Investors in Canada’s major banks will be looking for signs of loan growth, impacts of the Delta variant and hints of what the Big Six may do with their cash reserves when they report this week.
The banks are widely expected to further unwind the record-breaking amounts of money they set aside last year — at least $16.5 billion across the Big Six — to cover widespread loan defaults that never materialized.
Shareholders, however, have already largely factored in the earnings boost from the reserve winddown, as was already seen in U.S. bank earnings last month, said James Shanahan, senior equity research analyst for North American financials at Edward Jones.
“In some cases there were earnings beats of 10, 20, 30 per cent, and the stocks were down. So the market clearly isn’t going to reward the Canadian banks if they deliver huge earnings beats and it’s just simply related to reserve releases.”
Loan growth will be a key area to watch as the economy reopens. Many people and companies have used extra cash during the pandemic to pay down debts, putting pressure on a key area for the financial sector.
Canadian bank lending hasn’t been hit as hard on loans as the U.S. though, thanks largely to residential mortgage lending that drives about two-thirds of Canadian bank loan portfolios, Shanahan said.
The mortgage business has been brisk in Canada this year as both home sales and prices spiked, which has benefited the banks but has also increased concerns about household debt.
The Bank of Canada said in a financial review in May that high household debt and imbalances in the housing market both intensified over the past year.
“The housing market boom and the corresponding rise in mortgage debt support economic growth in the short term but increase the risk to the Canadian economy and financial system over the medium term.”
Debt levels also prompted Fitch Ratings Inc. in July to downgrade its rating on the operating environment for Canadian banks by a notch to reflect “elevated levels of private and public sector indebtedness, which Fitch views as negative for long-term credit conditions and business volumes.”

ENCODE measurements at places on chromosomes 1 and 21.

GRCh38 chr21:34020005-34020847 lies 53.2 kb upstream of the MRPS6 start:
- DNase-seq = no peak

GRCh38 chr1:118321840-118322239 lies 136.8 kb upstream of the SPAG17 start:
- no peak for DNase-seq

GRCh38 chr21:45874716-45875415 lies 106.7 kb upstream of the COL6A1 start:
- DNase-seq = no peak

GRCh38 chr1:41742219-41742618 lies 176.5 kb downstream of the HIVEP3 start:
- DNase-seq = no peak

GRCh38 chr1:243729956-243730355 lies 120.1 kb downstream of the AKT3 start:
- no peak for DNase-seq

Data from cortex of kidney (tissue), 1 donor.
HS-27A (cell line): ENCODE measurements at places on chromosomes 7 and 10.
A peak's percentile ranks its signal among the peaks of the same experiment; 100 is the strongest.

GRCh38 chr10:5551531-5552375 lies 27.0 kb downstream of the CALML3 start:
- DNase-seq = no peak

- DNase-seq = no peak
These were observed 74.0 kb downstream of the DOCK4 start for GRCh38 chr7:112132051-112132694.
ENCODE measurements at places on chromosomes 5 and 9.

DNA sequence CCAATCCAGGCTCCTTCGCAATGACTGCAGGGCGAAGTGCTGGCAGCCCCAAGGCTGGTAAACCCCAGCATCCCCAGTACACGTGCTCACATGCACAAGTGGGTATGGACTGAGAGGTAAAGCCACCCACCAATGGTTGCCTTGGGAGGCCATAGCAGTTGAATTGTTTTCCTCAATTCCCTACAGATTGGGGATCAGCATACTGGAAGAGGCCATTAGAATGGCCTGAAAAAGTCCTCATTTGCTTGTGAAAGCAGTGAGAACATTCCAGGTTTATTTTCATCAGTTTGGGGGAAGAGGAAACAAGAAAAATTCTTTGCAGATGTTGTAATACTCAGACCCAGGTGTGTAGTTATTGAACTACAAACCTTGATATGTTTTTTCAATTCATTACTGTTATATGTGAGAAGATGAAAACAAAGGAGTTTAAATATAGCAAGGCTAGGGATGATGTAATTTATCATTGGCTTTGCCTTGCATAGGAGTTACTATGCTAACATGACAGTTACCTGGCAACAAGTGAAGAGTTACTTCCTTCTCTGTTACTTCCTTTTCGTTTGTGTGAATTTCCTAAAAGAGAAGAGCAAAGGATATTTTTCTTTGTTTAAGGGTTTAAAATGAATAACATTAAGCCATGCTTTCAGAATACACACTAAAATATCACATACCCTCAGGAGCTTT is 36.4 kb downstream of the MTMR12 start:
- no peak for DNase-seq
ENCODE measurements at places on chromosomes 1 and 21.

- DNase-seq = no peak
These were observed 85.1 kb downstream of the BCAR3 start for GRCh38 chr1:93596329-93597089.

Nigel D’Souza, a financial services investment analyst at Veritas Investment Research, said overall debt levels are a potential concern, but the monthly carrying costs of those debts is the more important factor.
“It’s a potential risk, but until interest rates start to move higher, and the cost of servicing those debts start to move higher, I don’t think you’re going to see it translate to any credit risk.”
The more immediate headwind for banks could be slowing activity on the capital markets front, D’Souza said. Banks have seen a boost to trading revenue, as well as underwriting and advisory fees as more companies raise money and make public offerings in what has been elevated market activity in general.
Capital markets revenue could fall by seven per cent, quarter over quarter, estimates CIBC analyst Paul Holden, which will help push down overall earnings per share by an estimated average of 2.5 per cent from the previous quarter.
“Transaction volumes for equities, derivatives and fixed income all point to lower trading revenue,” Holden said in a note.
Looking ahead, the other big unknown for banks is the question of dividend increases and share buybacks, which were banned byCanada’s banking regulator last year when the economic impacts of the pandemic were unclear.
Those restrictions are still in place, but analysts expect them to be lifted at the end of October, when the Office of the Superintendent of Financial Institutions has said it will be adjusting the amount of capital that banks are required to hold.
Like so much else in financial outlooks though, delays in reopenings due to the Delta variant could push the timing on dividends further out.
With so much uncertainty in the transition, investors may be somewhat cautious in their response to earnings in the quarter, much like they were with U.S. earnings, Shanahan said.
“The overall reaction to large U.S. bank earnings was muted, and I would kind of expect that to be the case.”
Scotiabank and Bank of Montreal report on Tuesday, followed by National Bank and Royal Bank on Wednesday and CIBC and TD Bank on Thursday.
Ian Bickis, The Canadian Press